Elif Batuman’s debut novel, The Idiot (2017), ends in the summer of 1996 with its heroine reflecting that she ‘hadn’t learned anything at all’ during her first year at university. Either/Or opens a few weeks later, with the same heroine, Turkish-American Selin Karadağ, arriving back at Harvard for her second year. She changes her major from linguistics to literature, which she hopes will teach her how to live, how to write and how to make sense of her uncategorisable relationship with Ivan, who has now graduated and moved to California. Like The Idiot, Either/Or draws substantially on Batuman’s own life (Batuman also attended Harvard in the mid-1990s). Each novel is also a meandering and endearing Künstlerroman.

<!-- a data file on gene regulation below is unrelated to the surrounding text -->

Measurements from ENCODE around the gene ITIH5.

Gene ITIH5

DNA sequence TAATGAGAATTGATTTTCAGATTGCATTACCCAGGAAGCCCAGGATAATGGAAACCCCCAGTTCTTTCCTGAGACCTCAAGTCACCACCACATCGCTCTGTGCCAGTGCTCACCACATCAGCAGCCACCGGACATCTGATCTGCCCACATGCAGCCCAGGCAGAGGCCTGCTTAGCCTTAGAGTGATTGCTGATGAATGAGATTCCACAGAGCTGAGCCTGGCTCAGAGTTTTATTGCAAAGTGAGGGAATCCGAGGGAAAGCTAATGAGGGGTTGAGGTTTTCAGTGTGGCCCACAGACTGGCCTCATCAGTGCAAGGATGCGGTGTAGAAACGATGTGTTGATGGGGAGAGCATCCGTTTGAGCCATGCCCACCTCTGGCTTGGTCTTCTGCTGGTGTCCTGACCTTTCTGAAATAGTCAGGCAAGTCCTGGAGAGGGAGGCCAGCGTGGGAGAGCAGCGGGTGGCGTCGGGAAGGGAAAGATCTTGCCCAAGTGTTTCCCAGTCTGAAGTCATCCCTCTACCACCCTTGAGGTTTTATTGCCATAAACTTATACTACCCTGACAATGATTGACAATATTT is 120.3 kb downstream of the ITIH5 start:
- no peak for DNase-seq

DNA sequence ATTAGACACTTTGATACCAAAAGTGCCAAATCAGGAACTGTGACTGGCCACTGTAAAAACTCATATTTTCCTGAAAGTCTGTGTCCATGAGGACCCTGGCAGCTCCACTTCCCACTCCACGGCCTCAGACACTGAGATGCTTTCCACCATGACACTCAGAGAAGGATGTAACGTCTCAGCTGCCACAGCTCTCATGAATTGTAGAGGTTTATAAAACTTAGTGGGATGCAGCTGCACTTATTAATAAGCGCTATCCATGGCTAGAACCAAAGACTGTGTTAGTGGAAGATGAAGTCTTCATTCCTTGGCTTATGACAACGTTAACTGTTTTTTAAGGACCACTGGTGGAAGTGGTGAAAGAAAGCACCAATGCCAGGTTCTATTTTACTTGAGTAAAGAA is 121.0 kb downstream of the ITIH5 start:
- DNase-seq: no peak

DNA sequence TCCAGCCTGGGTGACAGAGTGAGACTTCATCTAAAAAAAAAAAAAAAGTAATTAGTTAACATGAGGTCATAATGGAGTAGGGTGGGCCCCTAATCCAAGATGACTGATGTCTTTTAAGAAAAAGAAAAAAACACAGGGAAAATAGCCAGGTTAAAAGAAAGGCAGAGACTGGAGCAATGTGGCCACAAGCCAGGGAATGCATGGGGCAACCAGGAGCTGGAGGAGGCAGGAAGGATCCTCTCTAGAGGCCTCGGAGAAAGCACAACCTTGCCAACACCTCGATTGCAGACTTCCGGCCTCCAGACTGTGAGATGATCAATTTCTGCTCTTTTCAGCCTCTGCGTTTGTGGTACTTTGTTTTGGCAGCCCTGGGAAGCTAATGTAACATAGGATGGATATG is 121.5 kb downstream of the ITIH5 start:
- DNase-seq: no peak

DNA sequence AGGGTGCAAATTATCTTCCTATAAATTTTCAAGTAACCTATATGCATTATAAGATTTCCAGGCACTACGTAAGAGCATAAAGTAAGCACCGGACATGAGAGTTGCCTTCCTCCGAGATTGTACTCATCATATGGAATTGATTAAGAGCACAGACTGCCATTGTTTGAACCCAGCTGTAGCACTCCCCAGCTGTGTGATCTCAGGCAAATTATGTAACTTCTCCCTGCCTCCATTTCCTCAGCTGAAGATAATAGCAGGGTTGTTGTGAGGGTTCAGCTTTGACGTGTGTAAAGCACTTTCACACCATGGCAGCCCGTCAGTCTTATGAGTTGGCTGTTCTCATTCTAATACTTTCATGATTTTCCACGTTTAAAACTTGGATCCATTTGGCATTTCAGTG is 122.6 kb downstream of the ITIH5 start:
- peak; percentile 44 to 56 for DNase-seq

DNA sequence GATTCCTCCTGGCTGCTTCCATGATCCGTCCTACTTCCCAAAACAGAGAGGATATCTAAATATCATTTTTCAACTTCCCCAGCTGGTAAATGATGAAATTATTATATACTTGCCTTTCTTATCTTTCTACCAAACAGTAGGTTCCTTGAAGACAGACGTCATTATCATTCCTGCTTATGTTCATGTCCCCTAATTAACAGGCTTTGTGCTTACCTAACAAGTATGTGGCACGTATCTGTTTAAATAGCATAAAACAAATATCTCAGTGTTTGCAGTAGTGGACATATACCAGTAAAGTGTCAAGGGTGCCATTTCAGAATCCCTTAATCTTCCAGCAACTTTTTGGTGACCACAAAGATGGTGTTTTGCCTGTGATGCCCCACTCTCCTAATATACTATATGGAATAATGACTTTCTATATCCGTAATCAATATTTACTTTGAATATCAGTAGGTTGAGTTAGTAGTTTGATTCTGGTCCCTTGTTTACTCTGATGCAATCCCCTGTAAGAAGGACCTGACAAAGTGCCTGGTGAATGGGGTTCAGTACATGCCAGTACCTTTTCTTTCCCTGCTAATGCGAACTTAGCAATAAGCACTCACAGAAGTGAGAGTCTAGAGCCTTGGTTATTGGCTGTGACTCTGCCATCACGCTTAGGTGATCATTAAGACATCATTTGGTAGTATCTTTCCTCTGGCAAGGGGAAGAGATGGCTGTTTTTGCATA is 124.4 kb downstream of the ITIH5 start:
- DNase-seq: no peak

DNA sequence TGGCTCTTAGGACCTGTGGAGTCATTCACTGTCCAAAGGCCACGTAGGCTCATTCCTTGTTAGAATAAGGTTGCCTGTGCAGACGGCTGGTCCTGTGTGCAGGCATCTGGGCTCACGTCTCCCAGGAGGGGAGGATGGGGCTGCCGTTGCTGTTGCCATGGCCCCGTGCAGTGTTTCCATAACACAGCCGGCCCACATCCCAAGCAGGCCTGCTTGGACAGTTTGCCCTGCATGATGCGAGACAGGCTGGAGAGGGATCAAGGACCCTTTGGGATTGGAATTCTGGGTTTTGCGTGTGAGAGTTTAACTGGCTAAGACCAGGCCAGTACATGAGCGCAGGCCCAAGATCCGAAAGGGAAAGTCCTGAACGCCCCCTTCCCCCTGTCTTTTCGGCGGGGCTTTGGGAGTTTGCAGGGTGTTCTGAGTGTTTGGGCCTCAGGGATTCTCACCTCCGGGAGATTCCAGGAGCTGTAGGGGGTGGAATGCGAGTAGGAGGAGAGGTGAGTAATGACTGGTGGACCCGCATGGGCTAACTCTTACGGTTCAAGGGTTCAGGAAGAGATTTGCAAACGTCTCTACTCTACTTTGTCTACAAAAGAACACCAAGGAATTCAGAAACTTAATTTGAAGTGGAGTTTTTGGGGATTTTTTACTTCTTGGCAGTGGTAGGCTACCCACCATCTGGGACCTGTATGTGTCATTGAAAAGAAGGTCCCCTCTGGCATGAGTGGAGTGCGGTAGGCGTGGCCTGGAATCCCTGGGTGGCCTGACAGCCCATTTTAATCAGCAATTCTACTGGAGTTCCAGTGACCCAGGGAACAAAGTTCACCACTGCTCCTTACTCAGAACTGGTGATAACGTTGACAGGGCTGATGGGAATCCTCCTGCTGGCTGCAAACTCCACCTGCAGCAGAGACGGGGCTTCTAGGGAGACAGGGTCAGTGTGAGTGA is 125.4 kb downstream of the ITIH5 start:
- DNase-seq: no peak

Either/Or takes its title from Søren Kierkegaard’s work of the same name, which presents two modes of living: the aesthetic and the ethical. Selin has been preoccupied with the distinction between these two modes since the previous year, when her best friend, Svetlana, introduced it to her as the